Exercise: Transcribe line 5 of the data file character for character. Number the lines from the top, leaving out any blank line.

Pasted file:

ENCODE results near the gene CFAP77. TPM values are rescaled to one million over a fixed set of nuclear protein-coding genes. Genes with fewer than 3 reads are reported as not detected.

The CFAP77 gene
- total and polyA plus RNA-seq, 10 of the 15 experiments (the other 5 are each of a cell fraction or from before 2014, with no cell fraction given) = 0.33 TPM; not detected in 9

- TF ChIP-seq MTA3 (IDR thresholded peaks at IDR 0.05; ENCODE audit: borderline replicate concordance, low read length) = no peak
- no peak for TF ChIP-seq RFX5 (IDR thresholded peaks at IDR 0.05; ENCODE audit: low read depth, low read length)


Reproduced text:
- no peak for TF ChIP-seq RFX5 (IDR thresholded peaks at IDR 0.05; ENCODE audit: low read depth, low read length)